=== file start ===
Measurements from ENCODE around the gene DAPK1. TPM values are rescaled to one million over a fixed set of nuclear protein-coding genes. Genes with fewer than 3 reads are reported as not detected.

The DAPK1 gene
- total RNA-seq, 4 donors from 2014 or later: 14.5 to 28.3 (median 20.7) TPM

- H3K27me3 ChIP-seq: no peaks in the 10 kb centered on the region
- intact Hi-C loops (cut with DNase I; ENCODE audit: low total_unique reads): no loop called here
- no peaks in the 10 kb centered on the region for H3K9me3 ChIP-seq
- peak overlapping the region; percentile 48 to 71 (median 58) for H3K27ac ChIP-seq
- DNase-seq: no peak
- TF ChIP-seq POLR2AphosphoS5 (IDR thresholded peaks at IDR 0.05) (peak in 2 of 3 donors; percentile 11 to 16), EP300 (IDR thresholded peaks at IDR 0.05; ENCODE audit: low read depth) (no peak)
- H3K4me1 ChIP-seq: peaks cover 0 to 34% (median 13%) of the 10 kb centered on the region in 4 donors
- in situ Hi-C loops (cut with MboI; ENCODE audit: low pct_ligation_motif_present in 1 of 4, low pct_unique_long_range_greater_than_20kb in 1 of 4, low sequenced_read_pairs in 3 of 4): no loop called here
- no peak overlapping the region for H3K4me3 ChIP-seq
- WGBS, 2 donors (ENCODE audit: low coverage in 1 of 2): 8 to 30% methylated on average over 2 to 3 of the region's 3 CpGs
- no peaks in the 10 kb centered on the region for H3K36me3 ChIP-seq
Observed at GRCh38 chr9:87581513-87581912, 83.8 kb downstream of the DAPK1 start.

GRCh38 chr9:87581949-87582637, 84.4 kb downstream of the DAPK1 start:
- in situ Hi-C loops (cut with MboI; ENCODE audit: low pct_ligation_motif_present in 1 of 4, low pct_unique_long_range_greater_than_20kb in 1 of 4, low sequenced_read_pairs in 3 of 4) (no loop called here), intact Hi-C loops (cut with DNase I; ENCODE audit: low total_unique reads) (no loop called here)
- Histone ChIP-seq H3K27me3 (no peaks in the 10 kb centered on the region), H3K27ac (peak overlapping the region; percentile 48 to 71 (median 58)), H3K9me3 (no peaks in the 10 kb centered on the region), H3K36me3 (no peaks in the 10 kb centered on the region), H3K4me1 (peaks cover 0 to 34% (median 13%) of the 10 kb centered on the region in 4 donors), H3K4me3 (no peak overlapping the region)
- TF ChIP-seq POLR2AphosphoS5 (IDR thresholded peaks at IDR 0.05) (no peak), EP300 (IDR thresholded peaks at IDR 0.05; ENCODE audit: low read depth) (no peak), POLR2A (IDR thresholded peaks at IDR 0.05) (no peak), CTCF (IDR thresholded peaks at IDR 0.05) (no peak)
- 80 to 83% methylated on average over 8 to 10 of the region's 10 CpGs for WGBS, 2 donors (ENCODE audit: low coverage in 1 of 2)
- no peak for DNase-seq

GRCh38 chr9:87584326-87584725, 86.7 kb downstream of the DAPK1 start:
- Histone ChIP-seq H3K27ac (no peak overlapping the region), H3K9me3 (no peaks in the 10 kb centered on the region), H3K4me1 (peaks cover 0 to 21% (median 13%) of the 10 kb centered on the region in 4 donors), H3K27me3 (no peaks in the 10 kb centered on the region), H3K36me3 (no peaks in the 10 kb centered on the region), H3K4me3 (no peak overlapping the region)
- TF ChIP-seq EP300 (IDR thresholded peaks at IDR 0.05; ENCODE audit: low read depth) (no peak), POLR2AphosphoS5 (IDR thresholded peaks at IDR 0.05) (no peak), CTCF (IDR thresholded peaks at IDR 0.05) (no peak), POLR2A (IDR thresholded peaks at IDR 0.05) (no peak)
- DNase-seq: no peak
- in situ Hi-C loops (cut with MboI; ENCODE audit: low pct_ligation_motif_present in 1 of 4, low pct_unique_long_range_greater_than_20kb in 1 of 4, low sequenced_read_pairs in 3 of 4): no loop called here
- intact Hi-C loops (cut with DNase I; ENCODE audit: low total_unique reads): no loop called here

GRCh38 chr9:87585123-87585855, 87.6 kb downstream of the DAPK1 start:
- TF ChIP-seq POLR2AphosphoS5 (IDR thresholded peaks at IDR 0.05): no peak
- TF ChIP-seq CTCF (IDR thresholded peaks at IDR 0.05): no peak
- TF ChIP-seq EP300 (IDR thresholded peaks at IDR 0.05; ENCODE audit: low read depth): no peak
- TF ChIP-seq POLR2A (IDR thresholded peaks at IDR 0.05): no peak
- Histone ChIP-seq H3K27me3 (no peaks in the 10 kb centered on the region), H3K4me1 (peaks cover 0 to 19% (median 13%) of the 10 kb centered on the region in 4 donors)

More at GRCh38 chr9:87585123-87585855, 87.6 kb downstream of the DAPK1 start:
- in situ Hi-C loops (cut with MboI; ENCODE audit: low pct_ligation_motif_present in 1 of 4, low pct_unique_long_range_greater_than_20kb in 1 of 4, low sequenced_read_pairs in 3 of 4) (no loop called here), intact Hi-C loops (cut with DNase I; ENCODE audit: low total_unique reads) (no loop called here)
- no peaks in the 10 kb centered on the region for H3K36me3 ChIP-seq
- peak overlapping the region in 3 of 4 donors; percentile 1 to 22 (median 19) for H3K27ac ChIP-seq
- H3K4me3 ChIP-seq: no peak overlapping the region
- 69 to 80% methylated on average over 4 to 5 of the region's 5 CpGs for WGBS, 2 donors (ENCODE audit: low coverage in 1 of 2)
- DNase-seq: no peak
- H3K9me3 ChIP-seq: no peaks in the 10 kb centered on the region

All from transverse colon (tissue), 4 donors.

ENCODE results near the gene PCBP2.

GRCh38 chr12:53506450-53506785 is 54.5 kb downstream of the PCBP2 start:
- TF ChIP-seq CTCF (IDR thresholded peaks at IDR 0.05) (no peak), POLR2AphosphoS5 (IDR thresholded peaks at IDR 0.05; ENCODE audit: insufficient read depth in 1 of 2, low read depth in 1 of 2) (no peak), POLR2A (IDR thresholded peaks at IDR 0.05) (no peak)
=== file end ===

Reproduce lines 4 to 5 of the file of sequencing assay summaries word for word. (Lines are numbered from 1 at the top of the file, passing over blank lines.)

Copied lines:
- H3K27me3 ChIP-seq: no peaks in the 10 kb centered on the region
- intact Hi-C loops (cut with DNase I; ENCODE audit: low total_unique reads): no loop called here